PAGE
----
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Car insurance for learner drivers – are you covered?
Learning to drive is an exciting time. You’re gaining a new life-long skill, as well as navigating a path to greater independence. But before you hop into the driver’s seat you might want to think about whether you’re covered or not, just in case you get into an accident. Here’s the run-down on what you need to know about learner’s insurance.
Are you covered under your parents' car insurance policy?
Did you know that you could be covered under your parents’ existing car insurance policy? In fact, many comprehensive or third party insurance policies cover learner drivers. Check with your parent or guardian about their insurance cover and policy.
Remember to notify the insurer once you move onto your P-plates.You may have to be noted as an additional driver on the vehicle owner’s car insurance policy, and this might affect things like their premium and excess.
Car insurance for young drivers
While you may be looking forward to taking your own car for a drive, you could run the risk of having to fork out big out-of-pocket expenses if you’re involved in an accident.
Young people are more likely to have accidents; a 17-year-old driver with a P-plate licence is four times more likley to be involved in a fatal car crash than a driver over 26 years of age*. So whether you’re learning to drive in a weary old car or you’ve got some sleek wheels, AAMI has a range of insurance options to suit young drivers.
Think you know all you can about Victorian road rules?
Let’s take a look at five road safety rules drivers commonly get wrong.
Performing a hook turn doesn’t need to be stressful – just follow these simple steps.
First, safely move into the left lane
If the light is green, move through the intersection, keeping as far left as possible…
And remain here until the traffic lights on the road you want to enter turn green.
Then, wait for any traffic in the intersection to clear before turning right.
Before entering a roundabout, give way to all vehicles – including trams and bikes –
that are already on the roundabout, and use your indicator to tell other vehicles which direction you’re heading.
Check that the lane you want to exit is free of traffic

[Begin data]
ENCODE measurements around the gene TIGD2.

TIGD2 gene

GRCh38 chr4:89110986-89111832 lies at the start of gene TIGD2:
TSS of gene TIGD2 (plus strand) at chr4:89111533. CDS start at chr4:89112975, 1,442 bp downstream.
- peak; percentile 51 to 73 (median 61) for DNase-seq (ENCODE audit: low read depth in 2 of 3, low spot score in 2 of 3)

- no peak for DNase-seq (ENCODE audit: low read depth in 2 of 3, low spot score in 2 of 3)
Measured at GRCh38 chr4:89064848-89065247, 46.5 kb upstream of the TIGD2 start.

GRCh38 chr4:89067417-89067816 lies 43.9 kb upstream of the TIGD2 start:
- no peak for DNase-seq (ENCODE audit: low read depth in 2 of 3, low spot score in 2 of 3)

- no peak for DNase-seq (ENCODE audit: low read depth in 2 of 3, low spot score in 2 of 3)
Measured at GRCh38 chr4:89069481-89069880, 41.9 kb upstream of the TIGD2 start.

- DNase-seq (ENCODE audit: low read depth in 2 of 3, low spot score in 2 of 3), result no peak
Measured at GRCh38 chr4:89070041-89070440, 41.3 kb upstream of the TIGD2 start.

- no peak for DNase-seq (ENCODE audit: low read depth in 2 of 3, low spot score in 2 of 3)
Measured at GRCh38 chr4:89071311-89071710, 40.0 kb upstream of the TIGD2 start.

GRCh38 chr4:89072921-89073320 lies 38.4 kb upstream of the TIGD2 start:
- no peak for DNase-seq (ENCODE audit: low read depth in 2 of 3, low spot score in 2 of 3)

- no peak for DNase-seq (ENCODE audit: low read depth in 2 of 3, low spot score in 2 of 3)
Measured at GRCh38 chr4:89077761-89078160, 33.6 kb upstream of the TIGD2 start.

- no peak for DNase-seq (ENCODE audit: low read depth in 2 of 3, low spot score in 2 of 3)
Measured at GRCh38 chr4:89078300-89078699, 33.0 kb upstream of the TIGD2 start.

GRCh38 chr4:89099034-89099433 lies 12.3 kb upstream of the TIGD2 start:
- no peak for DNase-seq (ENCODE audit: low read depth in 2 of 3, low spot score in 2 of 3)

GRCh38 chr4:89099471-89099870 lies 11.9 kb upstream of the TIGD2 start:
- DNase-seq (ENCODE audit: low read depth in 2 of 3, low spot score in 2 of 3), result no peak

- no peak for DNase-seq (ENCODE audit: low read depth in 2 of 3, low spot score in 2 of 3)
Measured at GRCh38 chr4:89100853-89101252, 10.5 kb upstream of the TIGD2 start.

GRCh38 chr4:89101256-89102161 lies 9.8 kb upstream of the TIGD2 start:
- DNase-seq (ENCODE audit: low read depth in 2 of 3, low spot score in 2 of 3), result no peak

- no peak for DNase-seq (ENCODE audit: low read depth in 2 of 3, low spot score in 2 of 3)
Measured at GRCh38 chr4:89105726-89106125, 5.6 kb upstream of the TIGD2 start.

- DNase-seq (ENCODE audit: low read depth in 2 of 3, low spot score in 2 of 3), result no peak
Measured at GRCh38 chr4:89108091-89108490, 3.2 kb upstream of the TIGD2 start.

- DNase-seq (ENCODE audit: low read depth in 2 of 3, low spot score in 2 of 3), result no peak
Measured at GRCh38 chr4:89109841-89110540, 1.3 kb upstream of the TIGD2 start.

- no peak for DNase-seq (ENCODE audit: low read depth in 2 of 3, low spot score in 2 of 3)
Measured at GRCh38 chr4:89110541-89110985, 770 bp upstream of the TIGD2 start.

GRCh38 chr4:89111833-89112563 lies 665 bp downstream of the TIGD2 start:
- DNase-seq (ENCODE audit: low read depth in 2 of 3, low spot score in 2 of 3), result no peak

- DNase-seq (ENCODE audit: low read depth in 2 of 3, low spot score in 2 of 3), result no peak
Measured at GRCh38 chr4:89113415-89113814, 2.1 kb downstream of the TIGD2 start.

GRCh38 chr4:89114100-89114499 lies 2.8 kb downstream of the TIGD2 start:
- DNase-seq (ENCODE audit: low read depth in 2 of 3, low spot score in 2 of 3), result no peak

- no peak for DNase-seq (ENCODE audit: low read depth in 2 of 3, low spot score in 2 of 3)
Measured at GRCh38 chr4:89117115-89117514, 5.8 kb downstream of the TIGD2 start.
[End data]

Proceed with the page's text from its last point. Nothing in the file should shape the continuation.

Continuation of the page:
and then enter when there is a safe gap
And remember to indicate left to tell other drivers that you’re exiting the roundabout.
At tram stops, always stop at the rear of the tram….
and give way to pedestrians, especially those in a hurry!
Once the tram doors close and pedestrians are clear, you can pass the tram at no more than 10 kilometres per hour.
If there is a tram safety zone, you can pass at a safe speed while the tram is stopped…
but keep an eye out for pedestrians racing across the road to catch the tram!
When two lanes merge together without a dashed line
the driver at the rear must give way to the vehicle at the front.
Where there is a dashed line, the vehicle merging must give way to other vehicles.
When it comes to changing lanes, give way to vehicles already in the lane you want to enter.
Indicate and merge when there’s a safe gap
and always remember to do a ‘head check’ for your blind spot
you can’t see all other vehicles just by using your mirrors.
When doing a U-turn, give way to all other vehicles and pedestrians
even if other vehicles have a ‘Give way’ sign or are turning right.
Signal right and perform your U-turn without disrupting other traffic.
Remember: you can’t perform a U-turn over a single continuous line…
a double line…
…or at a ‘no U-turn’ sign.
If there’s a ‘Give way’ sign or Give way line
you need to give way to any vehicle in, approaching or entering the intersection.
The same goes for a ‘Stop sign’ or ‘Stop line’, but you must also come to a complete stop before giving way.
If an oncoming vehicle is turning right
they need to give way to you if you’re going straight ahead or turning left.
If you’re turning right and the vehicle opposite you is turning left or going straight